MILAN - Italian carmaker Fiat's share of its key home market recovered more than expected in January but analysts said it was too soon to sound the all-clear and were waiting to see how its restructuring plan would pan out.
Data released by the Transport Ministry on Wednesday showed that Fiat's sales sank 22.4 percent last month but it increased its market share to 31.2 percent from a historic low of 27.8 percent in December, and more than the roughly 30 percent expected.
Fiat's recovery of market share was helped by falling sales of the foreign brands that have wooed once-patriotic customers away from Fiat's aged model line-up, tipping the group into a crisis that has thrown doubt over the future of its carmaking arm.
But there were also signs of a revival within the Turin-based group, as sales of its sporty Alfa Romeo brand rose 2 percent year-over-year to win 4.5 percent of the Italian market, which accounts for about 40 percent of Fiat's total sales.
A Fiat Auto spokesman said Fiat had garnered 8.7 percent of the Western European market in January, slightly up from the 8.6 percent it notched up in December.
"The numbers are good but we have to wait to see if this is just a one-off," said Cristiano Candotto, a fund manager at Alpe Adria Gestioni. Overall Italian car sales dropped 14.5 percent
Fiat's base recovery plan relies on investing more than 7.5 billion euros over the next three years to launch 20 new models and cut back unprofitable sales, for example to car rental groups.
Speculation has swirled for more than a month of a possible next step of recapitalizing and spinning-off Fiat Auto, which some reports say could include new cash from General Motors, which owns 20 percent of the carmaking arm.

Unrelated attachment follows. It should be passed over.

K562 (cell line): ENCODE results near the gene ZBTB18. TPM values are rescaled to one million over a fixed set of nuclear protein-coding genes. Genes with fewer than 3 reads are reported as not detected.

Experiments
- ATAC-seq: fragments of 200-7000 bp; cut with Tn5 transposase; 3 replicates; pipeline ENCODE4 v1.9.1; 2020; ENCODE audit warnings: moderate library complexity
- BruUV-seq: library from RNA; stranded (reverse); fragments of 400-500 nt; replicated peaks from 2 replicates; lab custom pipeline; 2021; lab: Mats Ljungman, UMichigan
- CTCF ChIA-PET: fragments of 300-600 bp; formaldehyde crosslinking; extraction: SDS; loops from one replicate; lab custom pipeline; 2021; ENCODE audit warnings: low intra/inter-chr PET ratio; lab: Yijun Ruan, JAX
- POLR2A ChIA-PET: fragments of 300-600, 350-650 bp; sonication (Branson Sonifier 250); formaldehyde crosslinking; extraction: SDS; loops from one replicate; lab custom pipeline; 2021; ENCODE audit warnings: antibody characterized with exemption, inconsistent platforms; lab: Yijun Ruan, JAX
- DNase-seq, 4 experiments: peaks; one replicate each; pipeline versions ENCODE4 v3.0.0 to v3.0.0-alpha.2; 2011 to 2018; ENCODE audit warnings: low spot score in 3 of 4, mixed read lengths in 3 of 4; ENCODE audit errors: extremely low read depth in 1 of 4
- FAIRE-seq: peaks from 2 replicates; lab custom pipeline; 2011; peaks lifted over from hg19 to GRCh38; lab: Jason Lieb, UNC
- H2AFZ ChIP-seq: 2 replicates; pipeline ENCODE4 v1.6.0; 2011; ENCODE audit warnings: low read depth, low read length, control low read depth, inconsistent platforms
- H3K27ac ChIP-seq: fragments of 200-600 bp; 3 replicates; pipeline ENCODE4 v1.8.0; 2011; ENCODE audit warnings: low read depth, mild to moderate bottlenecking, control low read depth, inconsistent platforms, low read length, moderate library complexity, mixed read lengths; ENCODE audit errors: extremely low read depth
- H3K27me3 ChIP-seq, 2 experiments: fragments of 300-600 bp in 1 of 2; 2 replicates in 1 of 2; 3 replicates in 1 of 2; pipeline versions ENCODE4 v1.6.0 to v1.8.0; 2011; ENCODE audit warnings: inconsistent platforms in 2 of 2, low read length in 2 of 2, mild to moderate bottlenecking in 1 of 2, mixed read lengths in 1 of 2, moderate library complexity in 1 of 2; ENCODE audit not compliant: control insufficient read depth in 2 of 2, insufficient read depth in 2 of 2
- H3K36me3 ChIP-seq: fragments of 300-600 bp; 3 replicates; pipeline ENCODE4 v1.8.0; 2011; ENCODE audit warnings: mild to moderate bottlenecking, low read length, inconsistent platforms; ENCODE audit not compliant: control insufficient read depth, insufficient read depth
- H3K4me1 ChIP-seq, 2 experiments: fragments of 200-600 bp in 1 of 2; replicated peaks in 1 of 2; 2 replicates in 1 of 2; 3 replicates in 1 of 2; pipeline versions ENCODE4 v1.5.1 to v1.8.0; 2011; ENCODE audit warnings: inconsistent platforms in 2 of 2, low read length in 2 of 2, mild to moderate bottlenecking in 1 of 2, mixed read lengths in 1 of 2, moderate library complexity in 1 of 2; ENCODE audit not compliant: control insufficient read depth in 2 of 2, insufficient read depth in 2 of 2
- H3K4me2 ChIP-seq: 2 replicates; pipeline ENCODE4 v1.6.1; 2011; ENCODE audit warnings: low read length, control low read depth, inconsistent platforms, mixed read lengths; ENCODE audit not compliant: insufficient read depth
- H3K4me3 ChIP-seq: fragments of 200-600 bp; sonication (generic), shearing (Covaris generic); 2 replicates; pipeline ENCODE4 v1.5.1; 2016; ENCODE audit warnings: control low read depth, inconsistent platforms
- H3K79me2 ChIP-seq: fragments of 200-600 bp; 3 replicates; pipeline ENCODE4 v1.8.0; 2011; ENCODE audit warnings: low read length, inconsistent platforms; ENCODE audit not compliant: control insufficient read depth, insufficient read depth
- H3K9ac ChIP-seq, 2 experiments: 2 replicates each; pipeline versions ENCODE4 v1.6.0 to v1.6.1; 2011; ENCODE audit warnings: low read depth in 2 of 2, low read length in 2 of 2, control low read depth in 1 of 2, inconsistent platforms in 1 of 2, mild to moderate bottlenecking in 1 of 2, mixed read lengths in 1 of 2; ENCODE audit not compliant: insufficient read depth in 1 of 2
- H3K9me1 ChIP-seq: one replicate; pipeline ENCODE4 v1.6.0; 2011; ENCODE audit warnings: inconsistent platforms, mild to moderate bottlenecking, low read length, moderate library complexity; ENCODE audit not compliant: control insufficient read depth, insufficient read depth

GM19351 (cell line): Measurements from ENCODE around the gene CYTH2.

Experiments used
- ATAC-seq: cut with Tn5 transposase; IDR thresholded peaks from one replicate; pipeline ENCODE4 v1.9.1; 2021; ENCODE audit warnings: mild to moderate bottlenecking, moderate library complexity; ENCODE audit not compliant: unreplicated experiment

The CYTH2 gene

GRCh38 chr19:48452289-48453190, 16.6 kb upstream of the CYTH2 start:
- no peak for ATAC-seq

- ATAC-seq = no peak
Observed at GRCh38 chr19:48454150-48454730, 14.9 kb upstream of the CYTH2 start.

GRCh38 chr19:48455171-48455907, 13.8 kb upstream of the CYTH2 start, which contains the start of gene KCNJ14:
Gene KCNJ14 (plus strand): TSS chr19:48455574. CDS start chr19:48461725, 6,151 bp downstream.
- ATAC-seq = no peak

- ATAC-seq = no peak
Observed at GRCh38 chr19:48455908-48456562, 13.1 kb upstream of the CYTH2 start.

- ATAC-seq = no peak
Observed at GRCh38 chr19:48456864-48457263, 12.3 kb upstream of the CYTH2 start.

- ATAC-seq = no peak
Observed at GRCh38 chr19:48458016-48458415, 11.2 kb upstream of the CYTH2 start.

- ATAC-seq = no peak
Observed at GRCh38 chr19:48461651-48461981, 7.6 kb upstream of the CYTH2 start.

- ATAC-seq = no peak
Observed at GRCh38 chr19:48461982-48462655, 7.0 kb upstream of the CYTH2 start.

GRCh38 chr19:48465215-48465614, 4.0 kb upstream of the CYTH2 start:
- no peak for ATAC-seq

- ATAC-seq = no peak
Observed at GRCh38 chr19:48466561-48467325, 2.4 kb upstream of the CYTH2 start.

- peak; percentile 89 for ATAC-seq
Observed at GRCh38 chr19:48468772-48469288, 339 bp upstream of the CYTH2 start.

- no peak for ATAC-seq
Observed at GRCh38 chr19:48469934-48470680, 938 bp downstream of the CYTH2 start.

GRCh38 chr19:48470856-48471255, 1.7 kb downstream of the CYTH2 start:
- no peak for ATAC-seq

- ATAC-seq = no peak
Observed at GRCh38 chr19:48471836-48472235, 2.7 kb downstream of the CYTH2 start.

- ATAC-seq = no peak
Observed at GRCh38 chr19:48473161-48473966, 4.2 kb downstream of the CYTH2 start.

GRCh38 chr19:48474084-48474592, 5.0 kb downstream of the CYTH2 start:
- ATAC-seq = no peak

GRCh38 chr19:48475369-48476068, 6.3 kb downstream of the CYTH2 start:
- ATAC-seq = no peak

GM is reported to be looking at investing about two billion euros into Fiat Auto in return for another 20 percent stake and the cancellation of a "put" option that allows Fiat to force GM to buy the whole unit from next year.
In January, Chief Executive Rick Wagoner said GM would help Fiat "in any way we can" but the world's largest carmaker, which held a board meeting on Tuesday and met top Fiat managers last month, has been silent on Fiat since then.
Fiat Chief Executive Alessandro Barberis told reporters in Rome that the board was not scheduled to meet before Feb. 28, when it is due to approve fourth-quarter results.
"Fiat's creditor banks don't want to lose the rip-cord that the "put" option offers but the risk is that if they hold onto it Fiat Auto will be in such bad shape they'll have to sell for nothing," Candotto said.
"It would be better to give up the put and bring in two billion euros," he added.
The Italian government, which has often ruled out taking a stake in Fiat, gave its largest industrial group a boost last year by offering incentives on eco-friendly cars, which boosted Italian car sales by a record 51.4 percent in December.
The incentive program has been extended until the end of March, which industry group CSP said had boosted dealers' order books and expectations of future sales.